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Posts Tagged ‘China visa’


Chinese Visa Requirements to Tour the Tea Horse Road

December 26th, 2010
The Silk Road may get all the glory, but there's another, lesser-known Chinese trade route that's no less interesting to explore. The "Tea-Horse Road"  once carried tea from China to Tibet, where the Chinese traded it for tough Tibetan horses. The original trail was incredibly difficult and rough, and yet Chinese tea porters made the journey with packs of tea on their backs that weighed more than they did.  National Geographic travel writer Mark Jenkins recently traveled what remains of the  Tea Horse road, and found some elderly Chinese porters who were willing to talk about their days hauling tea. The traditional tea porter song that they sang for him illustrates how hard the work was: Seven steps up, you have to rest. Eight steps down, you have to rest. Eleven steps flat,

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Chinese Visa Requirements to Chill in Dali

December 16th, 2010
A favorite haunt of backpackers, hippies and other bohemian types, Dali is like China's answer to Goa, the "hippie mecca" of India. Centuries ago, this small city was the capital of the kingdom of the Bai, one of China's many ethnic minorities. They still live here today, and if you visit the shores of Lake Erhai on one side of the town, you can watch Bai fishermen catch fish the traditional way, with specially trained water birds called cormorants. However, these days the Bai are joined by a blend of young Chinese students, artists, musicians and hippified Westerners, all in Dali to chill out and enjoy the city's laid-back, artsy  vibe. On the Western side of the city, the Cangshan mountains provide a stunning backdrop and endless opportunities for exploration. According to the Guardia

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Chinese Visa Requirements to See Beijing and Shanghai for Less than a Grand

December 4th, 2010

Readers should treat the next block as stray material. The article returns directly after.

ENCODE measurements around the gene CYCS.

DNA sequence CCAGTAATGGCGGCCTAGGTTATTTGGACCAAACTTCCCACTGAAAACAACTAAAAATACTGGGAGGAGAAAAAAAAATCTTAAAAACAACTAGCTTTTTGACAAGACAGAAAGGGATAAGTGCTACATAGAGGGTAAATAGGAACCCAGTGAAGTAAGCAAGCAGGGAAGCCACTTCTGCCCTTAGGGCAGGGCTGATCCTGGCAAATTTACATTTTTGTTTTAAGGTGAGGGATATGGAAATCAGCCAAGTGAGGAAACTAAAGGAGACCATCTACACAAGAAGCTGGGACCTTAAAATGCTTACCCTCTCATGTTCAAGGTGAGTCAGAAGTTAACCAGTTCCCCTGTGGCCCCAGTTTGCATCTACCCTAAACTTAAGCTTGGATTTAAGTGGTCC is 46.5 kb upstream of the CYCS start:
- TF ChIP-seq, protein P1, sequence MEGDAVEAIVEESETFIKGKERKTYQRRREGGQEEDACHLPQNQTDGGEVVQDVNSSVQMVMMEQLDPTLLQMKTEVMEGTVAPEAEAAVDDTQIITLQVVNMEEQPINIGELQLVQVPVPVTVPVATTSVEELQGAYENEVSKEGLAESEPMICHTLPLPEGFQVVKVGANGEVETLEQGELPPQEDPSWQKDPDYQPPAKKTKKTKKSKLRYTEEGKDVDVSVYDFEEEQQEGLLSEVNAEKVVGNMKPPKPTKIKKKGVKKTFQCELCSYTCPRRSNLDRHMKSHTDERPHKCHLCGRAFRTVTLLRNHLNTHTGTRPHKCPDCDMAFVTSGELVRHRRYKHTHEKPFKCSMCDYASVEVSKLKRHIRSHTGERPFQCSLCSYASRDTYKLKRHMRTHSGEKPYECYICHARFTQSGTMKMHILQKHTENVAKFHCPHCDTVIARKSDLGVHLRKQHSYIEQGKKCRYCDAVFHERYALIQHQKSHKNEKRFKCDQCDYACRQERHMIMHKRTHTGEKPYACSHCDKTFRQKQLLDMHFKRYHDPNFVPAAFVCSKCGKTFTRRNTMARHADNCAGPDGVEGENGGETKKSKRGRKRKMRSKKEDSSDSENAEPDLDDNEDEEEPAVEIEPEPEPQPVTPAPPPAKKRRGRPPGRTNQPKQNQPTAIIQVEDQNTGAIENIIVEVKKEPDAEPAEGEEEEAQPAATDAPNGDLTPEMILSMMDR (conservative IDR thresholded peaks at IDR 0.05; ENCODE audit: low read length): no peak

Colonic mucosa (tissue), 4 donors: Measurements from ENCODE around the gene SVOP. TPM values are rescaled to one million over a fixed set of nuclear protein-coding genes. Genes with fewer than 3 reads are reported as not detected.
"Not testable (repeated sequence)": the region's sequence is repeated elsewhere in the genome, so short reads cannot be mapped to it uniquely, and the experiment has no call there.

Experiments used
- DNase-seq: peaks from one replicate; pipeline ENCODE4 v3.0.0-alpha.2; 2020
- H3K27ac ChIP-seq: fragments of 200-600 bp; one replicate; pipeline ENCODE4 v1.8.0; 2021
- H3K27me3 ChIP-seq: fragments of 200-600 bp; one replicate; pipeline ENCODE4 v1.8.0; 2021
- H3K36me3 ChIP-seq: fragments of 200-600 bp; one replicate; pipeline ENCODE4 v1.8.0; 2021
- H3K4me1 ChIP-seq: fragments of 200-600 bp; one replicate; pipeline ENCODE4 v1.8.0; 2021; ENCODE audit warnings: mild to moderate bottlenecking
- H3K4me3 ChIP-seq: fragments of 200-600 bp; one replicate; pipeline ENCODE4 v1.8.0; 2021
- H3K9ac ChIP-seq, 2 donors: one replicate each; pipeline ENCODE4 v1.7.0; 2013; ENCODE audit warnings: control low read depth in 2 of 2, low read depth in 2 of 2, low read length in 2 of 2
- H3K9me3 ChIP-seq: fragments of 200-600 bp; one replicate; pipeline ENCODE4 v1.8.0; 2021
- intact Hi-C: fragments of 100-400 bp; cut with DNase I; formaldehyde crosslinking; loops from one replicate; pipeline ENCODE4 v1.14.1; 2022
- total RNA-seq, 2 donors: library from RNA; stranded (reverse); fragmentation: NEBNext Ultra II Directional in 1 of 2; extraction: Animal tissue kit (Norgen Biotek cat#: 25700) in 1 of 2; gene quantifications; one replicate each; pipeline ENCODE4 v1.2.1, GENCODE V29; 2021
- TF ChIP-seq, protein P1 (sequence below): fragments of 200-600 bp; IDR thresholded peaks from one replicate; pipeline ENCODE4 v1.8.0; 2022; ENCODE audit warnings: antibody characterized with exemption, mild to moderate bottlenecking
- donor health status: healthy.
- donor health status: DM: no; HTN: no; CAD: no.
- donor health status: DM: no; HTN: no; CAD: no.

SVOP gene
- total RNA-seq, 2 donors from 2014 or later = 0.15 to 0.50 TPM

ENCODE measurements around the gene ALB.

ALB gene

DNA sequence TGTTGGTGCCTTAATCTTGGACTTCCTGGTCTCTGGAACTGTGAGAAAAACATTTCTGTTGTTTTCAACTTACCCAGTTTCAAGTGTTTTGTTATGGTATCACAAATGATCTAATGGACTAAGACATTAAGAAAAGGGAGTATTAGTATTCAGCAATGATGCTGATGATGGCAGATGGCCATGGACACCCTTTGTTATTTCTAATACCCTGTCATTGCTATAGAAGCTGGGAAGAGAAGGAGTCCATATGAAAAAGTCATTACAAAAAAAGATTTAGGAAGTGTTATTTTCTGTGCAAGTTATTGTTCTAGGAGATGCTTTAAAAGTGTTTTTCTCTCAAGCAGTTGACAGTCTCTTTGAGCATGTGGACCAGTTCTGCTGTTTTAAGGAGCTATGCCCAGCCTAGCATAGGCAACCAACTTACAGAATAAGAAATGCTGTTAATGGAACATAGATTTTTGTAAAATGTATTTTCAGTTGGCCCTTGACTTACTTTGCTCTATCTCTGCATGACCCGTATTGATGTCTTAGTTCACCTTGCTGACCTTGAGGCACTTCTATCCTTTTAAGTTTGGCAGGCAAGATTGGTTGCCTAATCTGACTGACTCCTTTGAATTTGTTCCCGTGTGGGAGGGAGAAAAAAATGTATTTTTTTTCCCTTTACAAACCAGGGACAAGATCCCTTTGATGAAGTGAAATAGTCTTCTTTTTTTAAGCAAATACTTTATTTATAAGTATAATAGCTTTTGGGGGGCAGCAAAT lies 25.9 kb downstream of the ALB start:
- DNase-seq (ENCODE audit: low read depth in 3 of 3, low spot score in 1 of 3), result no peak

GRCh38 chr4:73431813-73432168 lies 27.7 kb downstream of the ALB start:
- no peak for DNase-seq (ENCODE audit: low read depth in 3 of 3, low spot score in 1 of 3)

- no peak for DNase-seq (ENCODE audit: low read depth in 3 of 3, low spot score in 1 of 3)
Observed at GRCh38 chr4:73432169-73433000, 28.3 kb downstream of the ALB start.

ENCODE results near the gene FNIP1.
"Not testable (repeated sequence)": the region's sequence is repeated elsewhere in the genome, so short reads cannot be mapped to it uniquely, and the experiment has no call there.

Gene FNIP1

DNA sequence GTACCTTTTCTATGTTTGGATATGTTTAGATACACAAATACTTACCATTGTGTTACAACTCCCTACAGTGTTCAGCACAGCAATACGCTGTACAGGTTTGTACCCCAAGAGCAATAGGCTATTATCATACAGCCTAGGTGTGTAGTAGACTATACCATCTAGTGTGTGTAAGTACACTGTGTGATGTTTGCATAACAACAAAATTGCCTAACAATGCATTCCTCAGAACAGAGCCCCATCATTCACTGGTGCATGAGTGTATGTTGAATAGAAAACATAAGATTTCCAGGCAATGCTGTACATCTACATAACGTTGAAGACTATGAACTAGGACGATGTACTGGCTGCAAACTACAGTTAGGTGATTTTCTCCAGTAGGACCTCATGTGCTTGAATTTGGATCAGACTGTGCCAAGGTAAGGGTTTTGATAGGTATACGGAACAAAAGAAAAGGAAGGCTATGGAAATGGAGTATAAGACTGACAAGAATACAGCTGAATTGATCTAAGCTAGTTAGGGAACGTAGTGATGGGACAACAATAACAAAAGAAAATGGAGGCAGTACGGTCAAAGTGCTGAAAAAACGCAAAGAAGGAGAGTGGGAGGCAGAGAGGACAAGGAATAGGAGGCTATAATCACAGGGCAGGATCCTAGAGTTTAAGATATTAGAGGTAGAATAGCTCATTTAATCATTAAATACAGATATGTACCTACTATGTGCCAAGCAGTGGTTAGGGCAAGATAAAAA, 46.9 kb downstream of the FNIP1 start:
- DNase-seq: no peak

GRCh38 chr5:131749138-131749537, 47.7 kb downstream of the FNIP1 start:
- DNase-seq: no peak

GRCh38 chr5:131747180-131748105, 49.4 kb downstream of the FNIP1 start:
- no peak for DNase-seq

If visiting China has always seemed just out of reach monetarily, Jaunted just uncovered an excellent travel deal that could change that. If you book ChinaSpree's "8 Days A Tale of Two Cities" package, you can get airfare from San Francisco, hotel rooms with breakfast in both Beijing and Shanghai, and transfers from the airport to the hotel and city-to-city, all for only $777. If  you want to leave from the East Coast, the same package is available with airfare from JFK for just $200 more. Once there, you can enjoy world-class shopping in either city, tour the Forbidden City and Tienanmen Square in Beijing, and more, either on your own or as part of an optional add-on tour from ChinaSpree. One important item that isn't included in the package: a Chinese tourist visa, or "L" visa.

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Chinese Visa Requirements To See the Silk Road

October 28th, 2010
The Silk Road- the name brings to mind the slippery feel of silk fabric, the taste of spice, and the incense-like smell of opium smoke. For centuries, these goods and many others traveled the Silk Road, a series of routes connecting China with Europe, and the region of Xinjiang was at the heart of it all. Now, you can tour both Xinjiang itself and the surrounding desert. Dan Levin, a travel writer for the New York Times, did just that recently, staying in the city of Kashgar for a few days and then riding a camel through the forbidding Taklamakan desert. He writes: "Travelers who retrace the Silk Road in Xinjiang find that despite the flood of economic development, much of this remote province remains a world apart from China. In the towns and villages along this ancient trade rou

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Step Back In Time With a Chinese Visa

October 21st, 2010
Although China has hurled itself head-first into the 21st century, there are still pockets of the country where life hasn't changed much in hundreds of years. That means that your Chinese visa can take you through time as well as space-just include one or more of these 4 places on your itinerary: Qian Nian Yao Zhai Over 1,000 years old, Qian Nian Yao Zhai is the largest remaining enclave of the Yao minority group in China. The "Yao" are actually a collection of different but loosely related traditional cultures, usually characterized by colorful clothing and either red or black turbans. This village of 200 people offers a glimpse into what their lives were traditionally like before they began to disperse. (via Bootsnall) Tianluokeng Tianluokeng is a fortress-like village built

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